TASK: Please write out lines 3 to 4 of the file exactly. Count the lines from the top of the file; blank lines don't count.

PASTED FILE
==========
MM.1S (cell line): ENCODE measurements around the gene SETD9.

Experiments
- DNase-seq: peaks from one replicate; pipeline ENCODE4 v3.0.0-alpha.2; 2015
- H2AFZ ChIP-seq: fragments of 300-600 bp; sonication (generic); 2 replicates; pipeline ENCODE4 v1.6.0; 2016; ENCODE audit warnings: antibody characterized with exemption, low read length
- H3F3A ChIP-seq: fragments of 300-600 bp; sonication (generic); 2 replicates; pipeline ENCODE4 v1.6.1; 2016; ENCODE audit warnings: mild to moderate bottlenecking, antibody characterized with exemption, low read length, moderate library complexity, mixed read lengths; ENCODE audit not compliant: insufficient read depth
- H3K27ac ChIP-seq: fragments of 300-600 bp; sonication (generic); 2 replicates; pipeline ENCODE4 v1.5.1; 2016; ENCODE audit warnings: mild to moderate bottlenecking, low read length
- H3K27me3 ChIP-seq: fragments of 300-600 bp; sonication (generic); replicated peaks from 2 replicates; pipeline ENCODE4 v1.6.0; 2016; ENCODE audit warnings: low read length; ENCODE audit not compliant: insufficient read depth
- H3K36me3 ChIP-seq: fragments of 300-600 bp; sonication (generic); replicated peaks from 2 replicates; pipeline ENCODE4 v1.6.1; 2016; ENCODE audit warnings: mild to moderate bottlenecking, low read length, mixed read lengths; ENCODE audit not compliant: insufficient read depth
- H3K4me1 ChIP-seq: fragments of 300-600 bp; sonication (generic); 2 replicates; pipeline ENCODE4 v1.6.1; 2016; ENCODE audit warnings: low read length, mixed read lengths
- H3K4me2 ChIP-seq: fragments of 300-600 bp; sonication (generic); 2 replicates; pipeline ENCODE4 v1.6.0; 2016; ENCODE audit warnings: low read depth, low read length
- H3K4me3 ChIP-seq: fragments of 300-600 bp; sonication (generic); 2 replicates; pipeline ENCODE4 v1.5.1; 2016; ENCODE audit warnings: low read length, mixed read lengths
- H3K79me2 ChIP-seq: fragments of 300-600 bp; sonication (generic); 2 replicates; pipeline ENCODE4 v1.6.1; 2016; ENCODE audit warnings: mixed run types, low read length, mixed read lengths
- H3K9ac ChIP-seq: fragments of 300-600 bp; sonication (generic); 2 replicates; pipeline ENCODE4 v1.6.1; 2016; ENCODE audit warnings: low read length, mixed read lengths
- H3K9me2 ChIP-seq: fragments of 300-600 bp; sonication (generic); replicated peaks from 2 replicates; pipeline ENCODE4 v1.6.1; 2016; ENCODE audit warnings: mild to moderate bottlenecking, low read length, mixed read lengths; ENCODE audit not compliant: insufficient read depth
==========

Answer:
- DNase-seq: peaks from one replicate; pipeline ENCODE4 v3.0.0-alpha.2; 2015
- H2AFZ ChIP-seq: fragments of 300-600 bp; sonication (generic); 2 replicates; pipeline ENCODE4 v1.6.0; 2016; ENCODE audit warnings: antibody characterized with exemption, low read length